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Investment Column: Investors should hold Aggreko's power

Croda International; Hansen Transmissions

Our view: Hold

Share price: 1,592p (-70p)

Any investor connected up to Aggreko, the emergency power group, over the past two years would be positively glowing. The shares have more than quadrupled since October 2008, despite taking a hit following profit-taking by investors yesterday.

Aggreko, which supplies generators to industries in more than 100 countries, reported pre-tax profits up by 18.9 per cent to £127.1m for the six months to 30 June. New contracts sent group revenues surging 17 per cent to £583.6m. The results were ahead of expectations, and analysts upgraded full-year profit forecasts by £10m.

While Aggreko supports sporting events such as the Vancouver Winter Olympics and the Fifa World Cup, the real engine rooms are fast-growing emerging markets, such as Russia and India. It delivered record orders in international power projects in the half year, notably in Asia and Central and South America. Trading profit at its international local business jumped by 86 per cent to £23.9m, while its much bigger international power projects business, excluding the provision of fuel, grew by 12.4 per cent to £117.1m. In mature markets, profits actually slipped in Europe by 1.3 per cent, but grew strongly by 38 per cent in North America, where Aggreko supported the Gulf of Mexico clean-up.

Throw into the mix a whopping 50 per cent uplift in its dividend per share to 6.55p and Aggreko would seem a magnet for investors. However, we believe its shares – which trade on a price-earnings ratio of above 20 – are now a bit too hot to handle. Plug back into Aggreko when it cools down, but hold for now.

Croda International

Our view: Buy

Share price: 1,470p (-45p)

The chemicals company Croda International supplies materials for a range of industries from skin care to pesticides, from car maintenance, to textiles, printing inks and technology for the oil and gas industries.

The group was launched in Yorkshire in 1925 when it was set up to make lanolin, a rust preventative. It expanded during the Second World War, making camouflage creams, insect repellent and gun cleaning oils.

These days the company is even more diversified and is doing a roaring trade. It avoided the worst of the credit crunch, and in the nine months to the end of September lifted profits 87 per cent. The personal care business continues to be strong: as the chief executive, Mike Humphrey, said, "Vanity and ageing don't go away."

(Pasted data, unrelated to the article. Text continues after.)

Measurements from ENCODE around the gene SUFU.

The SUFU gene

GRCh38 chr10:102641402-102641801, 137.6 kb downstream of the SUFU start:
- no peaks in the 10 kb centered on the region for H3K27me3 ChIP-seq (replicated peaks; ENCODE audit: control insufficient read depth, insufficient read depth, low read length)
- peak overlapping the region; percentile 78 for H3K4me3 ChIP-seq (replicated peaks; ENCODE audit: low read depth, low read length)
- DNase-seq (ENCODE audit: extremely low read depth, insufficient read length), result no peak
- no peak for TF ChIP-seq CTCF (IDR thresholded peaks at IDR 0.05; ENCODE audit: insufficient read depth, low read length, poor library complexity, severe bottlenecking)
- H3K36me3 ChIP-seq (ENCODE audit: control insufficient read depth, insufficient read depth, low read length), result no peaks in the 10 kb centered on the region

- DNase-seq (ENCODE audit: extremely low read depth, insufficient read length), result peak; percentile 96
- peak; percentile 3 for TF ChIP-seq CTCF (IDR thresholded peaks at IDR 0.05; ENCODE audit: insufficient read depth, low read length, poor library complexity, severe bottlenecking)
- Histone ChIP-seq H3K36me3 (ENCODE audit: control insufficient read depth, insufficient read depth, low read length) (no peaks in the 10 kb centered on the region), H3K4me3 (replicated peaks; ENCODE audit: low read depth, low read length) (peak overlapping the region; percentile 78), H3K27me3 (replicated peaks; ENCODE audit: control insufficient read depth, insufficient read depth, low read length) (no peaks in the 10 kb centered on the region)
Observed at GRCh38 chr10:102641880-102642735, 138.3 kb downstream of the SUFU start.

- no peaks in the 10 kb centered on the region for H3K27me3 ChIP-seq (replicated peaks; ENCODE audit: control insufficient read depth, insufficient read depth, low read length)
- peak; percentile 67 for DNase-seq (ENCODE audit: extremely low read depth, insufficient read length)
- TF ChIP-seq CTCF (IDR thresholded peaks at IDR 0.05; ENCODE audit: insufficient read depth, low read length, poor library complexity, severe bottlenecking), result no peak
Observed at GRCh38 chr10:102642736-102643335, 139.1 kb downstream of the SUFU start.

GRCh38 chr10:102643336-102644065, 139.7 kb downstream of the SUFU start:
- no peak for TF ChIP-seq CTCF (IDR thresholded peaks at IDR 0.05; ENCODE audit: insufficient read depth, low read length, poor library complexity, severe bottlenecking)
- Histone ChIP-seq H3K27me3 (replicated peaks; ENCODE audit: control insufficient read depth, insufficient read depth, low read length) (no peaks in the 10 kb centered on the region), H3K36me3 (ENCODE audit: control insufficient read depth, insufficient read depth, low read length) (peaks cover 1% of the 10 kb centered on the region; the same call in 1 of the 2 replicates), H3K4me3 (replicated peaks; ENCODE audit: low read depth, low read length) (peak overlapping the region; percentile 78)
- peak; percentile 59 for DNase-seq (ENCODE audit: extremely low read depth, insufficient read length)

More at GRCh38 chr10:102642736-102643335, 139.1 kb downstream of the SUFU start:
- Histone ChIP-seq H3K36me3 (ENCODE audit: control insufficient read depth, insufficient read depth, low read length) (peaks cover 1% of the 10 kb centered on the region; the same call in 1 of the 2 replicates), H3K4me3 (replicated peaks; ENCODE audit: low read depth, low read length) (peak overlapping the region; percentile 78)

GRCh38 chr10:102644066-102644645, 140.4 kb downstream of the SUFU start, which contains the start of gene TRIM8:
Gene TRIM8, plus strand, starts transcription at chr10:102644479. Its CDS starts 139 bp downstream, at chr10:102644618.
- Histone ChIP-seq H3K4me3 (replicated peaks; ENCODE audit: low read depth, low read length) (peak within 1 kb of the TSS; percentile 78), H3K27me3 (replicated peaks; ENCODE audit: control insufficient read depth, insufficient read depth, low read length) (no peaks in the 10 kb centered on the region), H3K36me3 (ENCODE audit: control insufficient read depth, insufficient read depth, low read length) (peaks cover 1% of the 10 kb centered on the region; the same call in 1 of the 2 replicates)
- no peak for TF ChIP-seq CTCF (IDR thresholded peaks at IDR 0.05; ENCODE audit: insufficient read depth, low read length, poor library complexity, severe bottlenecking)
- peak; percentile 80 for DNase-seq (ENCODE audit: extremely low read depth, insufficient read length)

The third quarter tends to be weaker, and volume growth has weakened over that posted in the first and second quarter. Yet the comparatives were also tougher and the fourth quarter is expected to bounce back strongly. It has also been able to deal with the rising prices of its raw materials, because of what Mr Humphrey called "very good pricing power," which means those rises are usually passed on to customers.

The dividend is strong, raised 50 per cent at the interims to 9.75p, and the stock trades on an estimated price of 13.5 times full-year 2011 earnings, which looks justified. The shares retreated off yesterday's announcement, which certainly looks like a buying opportunity.

Hansen Transmissions

Our view: Sell

Share price: 45p (+3.5p)

If it is hard to predict when the wind blows, it is equally hard to predict when the wind turbine market will recover, as Hansen Transmissions is finding out to its cost.

The Belgium-based wind turbine gearbox maker warned last week that it is cutting is revenue forecasts for the year, knocking 14.5 per cent off its share price. After such a torrid response, Hansen bounced yesterday despite first-half results showing revenues down by 16.5 per cent year on year and confirming expectations of a 10 per cent fall in revenues over the year as a whole.

The problem for Hansen is that demand remains muted. While the wind sectors in China and India are showing signs of improvement, the financial crisis has left those in the US and Europe "consistently weak for the last two years," the company says. When they will recover is not yet clear.

Hansen's shares have lost the best part of 70 per cent over the past 12 months. Even the €75m (£65m) sale of its industrial gearbox unit to Japan's Sumitomo Heavy Industries will not help in the short term. Sell.